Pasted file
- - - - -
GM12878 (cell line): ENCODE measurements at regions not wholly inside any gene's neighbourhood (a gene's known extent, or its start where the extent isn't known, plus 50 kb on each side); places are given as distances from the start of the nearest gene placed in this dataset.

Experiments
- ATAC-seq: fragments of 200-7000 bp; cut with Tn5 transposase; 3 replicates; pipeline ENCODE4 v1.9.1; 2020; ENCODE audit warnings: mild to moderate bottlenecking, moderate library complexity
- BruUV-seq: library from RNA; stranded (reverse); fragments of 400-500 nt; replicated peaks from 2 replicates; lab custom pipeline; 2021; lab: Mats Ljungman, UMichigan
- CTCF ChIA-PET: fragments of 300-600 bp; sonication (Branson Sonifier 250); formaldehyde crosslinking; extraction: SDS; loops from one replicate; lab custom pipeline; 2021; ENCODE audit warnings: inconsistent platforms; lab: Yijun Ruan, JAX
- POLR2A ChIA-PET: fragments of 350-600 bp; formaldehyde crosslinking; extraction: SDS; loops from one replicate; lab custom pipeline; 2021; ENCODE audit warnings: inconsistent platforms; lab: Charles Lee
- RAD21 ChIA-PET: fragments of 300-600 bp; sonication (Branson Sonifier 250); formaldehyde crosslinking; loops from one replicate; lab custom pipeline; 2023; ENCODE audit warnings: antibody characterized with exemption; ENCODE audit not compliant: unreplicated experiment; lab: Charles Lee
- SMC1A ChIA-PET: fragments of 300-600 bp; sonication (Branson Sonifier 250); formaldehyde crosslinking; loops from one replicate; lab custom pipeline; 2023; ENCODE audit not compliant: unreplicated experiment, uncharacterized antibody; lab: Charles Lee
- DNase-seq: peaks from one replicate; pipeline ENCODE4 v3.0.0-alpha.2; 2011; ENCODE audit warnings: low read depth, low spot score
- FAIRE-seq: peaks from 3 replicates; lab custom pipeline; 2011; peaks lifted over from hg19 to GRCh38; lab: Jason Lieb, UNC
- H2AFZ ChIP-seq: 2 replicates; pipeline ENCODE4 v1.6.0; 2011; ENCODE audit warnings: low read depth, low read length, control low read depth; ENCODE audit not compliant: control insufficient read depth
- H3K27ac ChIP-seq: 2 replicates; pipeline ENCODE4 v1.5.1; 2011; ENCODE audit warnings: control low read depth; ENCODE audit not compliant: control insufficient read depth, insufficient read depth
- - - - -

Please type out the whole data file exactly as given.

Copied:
GM12878 (cell line): ENCODE measurements at regions not wholly inside any gene's neighbourhood (a gene's known extent, or its start where the extent isn't known, plus 50 kb on each side); places are given as distances from the start of the nearest gene placed in this dataset.

Experiments
- ATAC-seq: fragments of 200-7000 bp; cut with Tn5 transposase; 3 replicates; pipeline ENCODE4 v1.9.1; 2020; ENCODE audit warnings: mild to moderate bottlenecking, moderate library complexity
- BruUV-seq: library from RNA; stranded (reverse); fragments of 400-500 nt; replicated peaks from 2 replicates; lab custom pipeline; 2021; lab: Mats Ljungman, UMichigan
- CTCF ChIA-PET: fragments of 300-600 bp; sonication (Branson Sonifier 250); formaldehyde crosslinking; extraction: SDS; loops from one replicate; lab custom pipeline; 2021; ENCODE audit warnings: inconsistent platforms; lab: Yijun Ruan, JAX
- POLR2A ChIA-PET: fragments of 350-600 bp; formaldehyde crosslinking; extraction: SDS; loops from one replicate; lab custom pipeline; 2021; ENCODE audit warnings: inconsistent platforms; lab: Charles Lee
- RAD21 ChIA-PET: fragments of 300-600 bp; sonication (Branson Sonifier 250); formaldehyde crosslinking; loops from one replicate; lab custom pipeline; 2023; ENCODE audit warnings: antibody characterized with exemption; ENCODE audit not compliant: unreplicated experiment; lab: Charles Lee
- SMC1A ChIA-PET: fragments of 300-600 bp; sonication (Branson Sonifier 250); formaldehyde crosslinking; loops from one replicate; lab custom pipeline; 2023; ENCODE audit not compliant: unreplicated experiment, uncharacterized antibody; lab: Charles Lee
- DNase-seq: peaks from one replicate; pipeline ENCODE4 v3.0.0-alpha.2; 2011; ENCODE audit warnings: low read depth, low spot score
- FAIRE-seq: peaks from 3 replicates; lab custom pipeline; 2011; peaks lifted over from hg19 to GRCh38; lab: Jason Lieb, UNC
- H2AFZ ChIP-seq: 2 replicates; pipeline ENCODE4 v1.6.0; 2011; ENCODE audit warnings: low read depth, low read length, control low read depth; ENCODE audit not compliant: control insufficient read depth
- H3K27ac ChIP-seq: 2 replicates; pipeline ENCODE4 v1.5.1; 2011; ENCODE audit warnings: control low read depth; ENCODE audit not compliant: control insufficient read depth, insufficient read depth